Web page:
The eighth biennial Head Start National Research Conference, June 26-28, in Washington, D.C., will inform practitioners, researchers, administrators and policy-makers about new research in early childhood and family issues.
The conference also aims to connect researchers and practitioners involved in Head Start-a federally funded enrichment program for low-income families with children-so that they can translate early-childhood research into practical applications.
By offering a variety of presentations-from roundtable discussions and workshops to master lectures-the conference fosters an interactive and collaborative environment, says psychologist Faith Lamb-Parker, PhD, an assistant clinical professor at Columbia University's Center for Population and Family Health and a conference organizer.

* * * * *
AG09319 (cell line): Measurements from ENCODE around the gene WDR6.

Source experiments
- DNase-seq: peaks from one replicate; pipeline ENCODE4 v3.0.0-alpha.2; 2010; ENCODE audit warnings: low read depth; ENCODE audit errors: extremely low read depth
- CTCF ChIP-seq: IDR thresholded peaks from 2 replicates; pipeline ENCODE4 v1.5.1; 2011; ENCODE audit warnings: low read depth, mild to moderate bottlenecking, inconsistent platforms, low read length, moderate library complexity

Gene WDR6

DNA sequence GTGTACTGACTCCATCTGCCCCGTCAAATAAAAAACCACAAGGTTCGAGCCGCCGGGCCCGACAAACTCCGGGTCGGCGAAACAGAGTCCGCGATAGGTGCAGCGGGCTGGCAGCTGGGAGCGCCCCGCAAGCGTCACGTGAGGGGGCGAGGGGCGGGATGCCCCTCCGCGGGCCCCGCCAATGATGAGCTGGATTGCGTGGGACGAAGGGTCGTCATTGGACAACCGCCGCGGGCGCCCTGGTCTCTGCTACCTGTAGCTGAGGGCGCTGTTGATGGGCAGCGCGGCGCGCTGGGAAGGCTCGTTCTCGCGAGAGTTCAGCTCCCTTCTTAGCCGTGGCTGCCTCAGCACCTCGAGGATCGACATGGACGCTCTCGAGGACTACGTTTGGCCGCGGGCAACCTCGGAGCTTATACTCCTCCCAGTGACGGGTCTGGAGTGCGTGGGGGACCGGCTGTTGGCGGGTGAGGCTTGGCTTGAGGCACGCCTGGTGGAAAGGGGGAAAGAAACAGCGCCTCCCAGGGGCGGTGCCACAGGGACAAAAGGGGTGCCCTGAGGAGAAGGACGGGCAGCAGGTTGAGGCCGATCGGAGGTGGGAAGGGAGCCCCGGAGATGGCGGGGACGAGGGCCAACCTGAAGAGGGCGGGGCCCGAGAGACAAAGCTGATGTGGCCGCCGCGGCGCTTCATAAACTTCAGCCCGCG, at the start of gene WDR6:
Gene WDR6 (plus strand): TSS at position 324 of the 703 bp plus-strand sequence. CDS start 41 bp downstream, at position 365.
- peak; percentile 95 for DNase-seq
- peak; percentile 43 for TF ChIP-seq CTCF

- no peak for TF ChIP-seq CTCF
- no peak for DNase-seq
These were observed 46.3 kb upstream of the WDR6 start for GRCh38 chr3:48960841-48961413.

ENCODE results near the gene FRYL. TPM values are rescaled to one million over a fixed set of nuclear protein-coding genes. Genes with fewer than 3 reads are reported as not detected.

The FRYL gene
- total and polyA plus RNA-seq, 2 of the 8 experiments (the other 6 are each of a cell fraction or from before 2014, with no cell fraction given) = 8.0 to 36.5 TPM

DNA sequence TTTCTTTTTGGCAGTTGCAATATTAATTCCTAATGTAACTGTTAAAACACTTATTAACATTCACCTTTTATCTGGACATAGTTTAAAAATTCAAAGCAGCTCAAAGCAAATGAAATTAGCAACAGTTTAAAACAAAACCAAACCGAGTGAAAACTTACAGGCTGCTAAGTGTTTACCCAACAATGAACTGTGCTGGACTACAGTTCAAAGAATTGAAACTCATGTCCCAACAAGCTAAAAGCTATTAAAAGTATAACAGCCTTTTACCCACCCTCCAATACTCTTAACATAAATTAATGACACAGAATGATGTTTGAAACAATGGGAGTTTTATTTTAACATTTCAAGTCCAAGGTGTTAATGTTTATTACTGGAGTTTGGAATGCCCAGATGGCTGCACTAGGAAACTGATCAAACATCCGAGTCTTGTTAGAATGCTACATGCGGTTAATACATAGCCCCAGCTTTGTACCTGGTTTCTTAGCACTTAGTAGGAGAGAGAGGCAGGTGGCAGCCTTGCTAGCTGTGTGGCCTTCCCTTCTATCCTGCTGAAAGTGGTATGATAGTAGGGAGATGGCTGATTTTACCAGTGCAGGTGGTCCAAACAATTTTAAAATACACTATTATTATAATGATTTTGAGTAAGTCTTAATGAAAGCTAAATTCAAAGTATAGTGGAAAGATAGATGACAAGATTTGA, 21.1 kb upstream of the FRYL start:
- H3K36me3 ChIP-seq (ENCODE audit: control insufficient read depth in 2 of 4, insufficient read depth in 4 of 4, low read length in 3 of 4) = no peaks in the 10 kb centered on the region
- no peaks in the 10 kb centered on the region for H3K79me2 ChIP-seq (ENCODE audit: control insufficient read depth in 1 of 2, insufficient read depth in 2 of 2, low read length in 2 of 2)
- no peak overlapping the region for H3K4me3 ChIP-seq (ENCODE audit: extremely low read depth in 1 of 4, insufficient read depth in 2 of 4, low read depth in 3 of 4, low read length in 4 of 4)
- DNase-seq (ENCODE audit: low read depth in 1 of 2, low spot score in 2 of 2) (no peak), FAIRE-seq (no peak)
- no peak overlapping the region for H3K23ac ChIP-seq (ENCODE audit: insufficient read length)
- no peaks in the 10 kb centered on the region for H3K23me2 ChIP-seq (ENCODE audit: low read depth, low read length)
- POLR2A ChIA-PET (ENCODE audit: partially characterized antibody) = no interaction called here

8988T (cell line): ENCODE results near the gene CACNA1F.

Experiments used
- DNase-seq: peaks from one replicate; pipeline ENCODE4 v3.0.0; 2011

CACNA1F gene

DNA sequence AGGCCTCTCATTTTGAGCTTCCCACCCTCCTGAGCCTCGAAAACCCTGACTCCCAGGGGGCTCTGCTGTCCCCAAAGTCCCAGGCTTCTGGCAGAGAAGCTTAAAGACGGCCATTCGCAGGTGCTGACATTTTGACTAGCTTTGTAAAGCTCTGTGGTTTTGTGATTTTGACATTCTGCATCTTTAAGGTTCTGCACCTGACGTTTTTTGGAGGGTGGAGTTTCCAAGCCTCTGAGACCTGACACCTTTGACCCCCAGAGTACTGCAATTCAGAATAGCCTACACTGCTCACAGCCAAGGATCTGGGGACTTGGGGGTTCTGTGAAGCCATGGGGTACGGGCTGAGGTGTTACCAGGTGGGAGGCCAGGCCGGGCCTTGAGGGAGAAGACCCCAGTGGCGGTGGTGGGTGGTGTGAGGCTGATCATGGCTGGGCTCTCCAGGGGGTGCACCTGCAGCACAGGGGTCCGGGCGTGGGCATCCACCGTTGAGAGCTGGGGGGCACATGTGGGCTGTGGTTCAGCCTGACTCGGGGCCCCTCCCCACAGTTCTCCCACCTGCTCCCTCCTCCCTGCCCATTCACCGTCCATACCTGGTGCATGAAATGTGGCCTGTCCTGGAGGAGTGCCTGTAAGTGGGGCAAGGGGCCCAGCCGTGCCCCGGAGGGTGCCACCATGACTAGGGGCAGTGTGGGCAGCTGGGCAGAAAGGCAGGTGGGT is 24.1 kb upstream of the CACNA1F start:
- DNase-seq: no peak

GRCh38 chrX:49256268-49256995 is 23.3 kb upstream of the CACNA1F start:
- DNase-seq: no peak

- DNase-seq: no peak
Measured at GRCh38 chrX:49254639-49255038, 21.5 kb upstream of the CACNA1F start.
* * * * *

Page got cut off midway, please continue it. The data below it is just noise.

"In the past, practitioners and researchers spoke different languages-they didn't relate," says Lamb-Parker, who develops and conducts the conference with psychologist John Hagen, PhD. "But the situation has improved at each conference. Now we see practitioners and researchers asking, 'What can we learn from each other?'"
Among the major foci of this year's conference are the development of well-adjusted children; how families, schools, communities and cultural context shape young children's development; evidence-based programming and strategies; and a re-examination of traditional early-childhood practices and approaches.